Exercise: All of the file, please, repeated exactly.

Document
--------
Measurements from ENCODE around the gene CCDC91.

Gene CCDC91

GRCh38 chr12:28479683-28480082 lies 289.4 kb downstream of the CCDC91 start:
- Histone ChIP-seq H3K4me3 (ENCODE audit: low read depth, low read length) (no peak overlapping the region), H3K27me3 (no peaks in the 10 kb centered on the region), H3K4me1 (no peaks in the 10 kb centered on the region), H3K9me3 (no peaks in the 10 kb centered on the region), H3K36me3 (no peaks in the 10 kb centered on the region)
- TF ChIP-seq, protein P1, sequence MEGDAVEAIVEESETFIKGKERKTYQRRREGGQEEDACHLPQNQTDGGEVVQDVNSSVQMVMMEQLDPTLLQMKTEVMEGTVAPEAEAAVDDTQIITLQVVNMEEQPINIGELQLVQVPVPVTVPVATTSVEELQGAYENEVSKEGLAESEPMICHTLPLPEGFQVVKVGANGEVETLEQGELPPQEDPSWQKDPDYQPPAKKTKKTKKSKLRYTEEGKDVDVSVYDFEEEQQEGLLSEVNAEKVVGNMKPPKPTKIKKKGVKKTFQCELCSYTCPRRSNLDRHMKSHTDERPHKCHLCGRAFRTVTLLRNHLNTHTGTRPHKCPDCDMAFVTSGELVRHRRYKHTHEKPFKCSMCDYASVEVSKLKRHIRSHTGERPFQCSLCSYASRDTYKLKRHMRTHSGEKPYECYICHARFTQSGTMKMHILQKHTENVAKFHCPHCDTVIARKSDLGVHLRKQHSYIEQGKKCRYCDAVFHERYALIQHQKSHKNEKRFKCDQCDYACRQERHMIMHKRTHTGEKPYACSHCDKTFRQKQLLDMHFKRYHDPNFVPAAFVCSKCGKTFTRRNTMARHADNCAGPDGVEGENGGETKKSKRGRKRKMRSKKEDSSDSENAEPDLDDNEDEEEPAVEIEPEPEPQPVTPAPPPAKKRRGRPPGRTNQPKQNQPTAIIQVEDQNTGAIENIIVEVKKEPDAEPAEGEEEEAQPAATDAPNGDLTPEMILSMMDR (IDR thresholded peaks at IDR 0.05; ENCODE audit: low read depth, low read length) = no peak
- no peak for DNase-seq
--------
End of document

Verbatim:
Measurements from ENCODE around the gene CCDC91.

Gene CCDC91

GRCh38 chr12:28479683-28480082 lies 289.4 kb downstream of the CCDC91 start:
- Histone ChIP-seq H3K4me3 (ENCODE audit: low read depth, low read length) (no peak overlapping the region), H3K27me3 (no peaks in the 10 kb centered on the region), H3K4me1 (no peaks in the 10 kb centered on the region), H3K9me3 (no peaks in the 10 kb centered on the region), H3K36me3 (no peaks in the 10 kb centered on the region)
- TF ChIP-seq, protein P1, sequence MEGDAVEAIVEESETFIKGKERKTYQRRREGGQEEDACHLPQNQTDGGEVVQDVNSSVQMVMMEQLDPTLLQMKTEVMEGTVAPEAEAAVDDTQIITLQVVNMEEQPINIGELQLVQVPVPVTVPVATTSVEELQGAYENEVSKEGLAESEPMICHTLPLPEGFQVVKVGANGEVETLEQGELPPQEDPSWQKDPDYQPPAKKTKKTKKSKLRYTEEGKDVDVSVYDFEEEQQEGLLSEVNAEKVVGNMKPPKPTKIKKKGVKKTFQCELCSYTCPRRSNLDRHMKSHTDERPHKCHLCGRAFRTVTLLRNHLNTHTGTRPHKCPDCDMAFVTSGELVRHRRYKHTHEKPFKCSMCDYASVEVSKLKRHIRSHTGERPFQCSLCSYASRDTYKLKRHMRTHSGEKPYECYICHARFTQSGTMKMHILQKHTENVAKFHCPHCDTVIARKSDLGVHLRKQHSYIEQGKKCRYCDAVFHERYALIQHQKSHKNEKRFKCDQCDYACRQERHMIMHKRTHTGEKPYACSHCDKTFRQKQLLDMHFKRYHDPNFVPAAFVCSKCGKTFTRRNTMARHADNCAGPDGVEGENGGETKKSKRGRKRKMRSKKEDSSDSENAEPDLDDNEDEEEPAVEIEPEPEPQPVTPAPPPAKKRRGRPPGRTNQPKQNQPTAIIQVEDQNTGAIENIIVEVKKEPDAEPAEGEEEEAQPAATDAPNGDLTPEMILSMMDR (IDR thresholded peaks at IDR 0.05; ENCODE audit: low read depth, low read length) = no peak
- no peak for DNase-seq